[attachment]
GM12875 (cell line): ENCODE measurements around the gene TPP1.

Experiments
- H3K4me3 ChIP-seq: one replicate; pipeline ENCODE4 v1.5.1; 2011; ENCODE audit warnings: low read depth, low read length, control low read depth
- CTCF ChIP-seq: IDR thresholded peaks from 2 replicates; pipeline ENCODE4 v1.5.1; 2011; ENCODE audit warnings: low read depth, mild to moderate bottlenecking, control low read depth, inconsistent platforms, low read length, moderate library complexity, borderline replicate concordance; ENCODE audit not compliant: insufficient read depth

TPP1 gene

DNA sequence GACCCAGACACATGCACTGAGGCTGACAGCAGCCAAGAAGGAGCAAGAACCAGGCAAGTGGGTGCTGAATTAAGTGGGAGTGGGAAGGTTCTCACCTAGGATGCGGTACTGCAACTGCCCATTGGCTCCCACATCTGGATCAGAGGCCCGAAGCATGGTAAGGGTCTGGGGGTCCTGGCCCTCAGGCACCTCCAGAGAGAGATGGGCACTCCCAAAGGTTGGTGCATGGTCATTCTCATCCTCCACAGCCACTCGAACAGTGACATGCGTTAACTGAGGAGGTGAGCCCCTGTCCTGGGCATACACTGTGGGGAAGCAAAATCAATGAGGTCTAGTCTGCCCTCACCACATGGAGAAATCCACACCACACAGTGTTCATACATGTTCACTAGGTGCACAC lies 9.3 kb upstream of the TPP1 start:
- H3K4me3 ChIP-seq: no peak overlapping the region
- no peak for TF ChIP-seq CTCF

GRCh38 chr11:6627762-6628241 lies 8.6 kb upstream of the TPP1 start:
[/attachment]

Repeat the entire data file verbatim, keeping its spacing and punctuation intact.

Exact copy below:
GM12875 (cell line): ENCODE measurements around the gene TPP1.

Experiments
- H3K4me3 ChIP-seq: one replicate; pipeline ENCODE4 v1.5.1; 2011; ENCODE audit warnings: low read depth, low read length, control low read depth
- CTCF ChIP-seq: IDR thresholded peaks from 2 replicates; pipeline ENCODE4 v1.5.1; 2011; ENCODE audit warnings: low read depth, mild to moderate bottlenecking, control low read depth, inconsistent platforms, low read length, moderate library complexity, borderline replicate concordance; ENCODE audit not compliant: insufficient read depth

TPP1 gene

DNA sequence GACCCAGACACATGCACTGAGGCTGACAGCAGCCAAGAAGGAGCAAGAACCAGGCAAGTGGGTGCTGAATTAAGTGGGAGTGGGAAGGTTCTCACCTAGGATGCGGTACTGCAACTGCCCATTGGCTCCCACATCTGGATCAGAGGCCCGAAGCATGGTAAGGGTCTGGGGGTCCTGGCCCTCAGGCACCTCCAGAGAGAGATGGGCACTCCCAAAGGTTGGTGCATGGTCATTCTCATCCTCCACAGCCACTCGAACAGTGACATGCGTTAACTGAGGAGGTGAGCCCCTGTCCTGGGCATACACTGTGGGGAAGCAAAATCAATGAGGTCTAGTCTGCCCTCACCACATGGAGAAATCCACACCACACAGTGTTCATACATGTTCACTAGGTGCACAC lies 9.3 kb upstream of the TPP1 start:
- H3K4me3 ChIP-seq: no peak overlapping the region
- no peak for TF ChIP-seq CTCF

GRCh38 chr11:6627762-6628241 lies 8.6 kb upstream of the TPP1 start: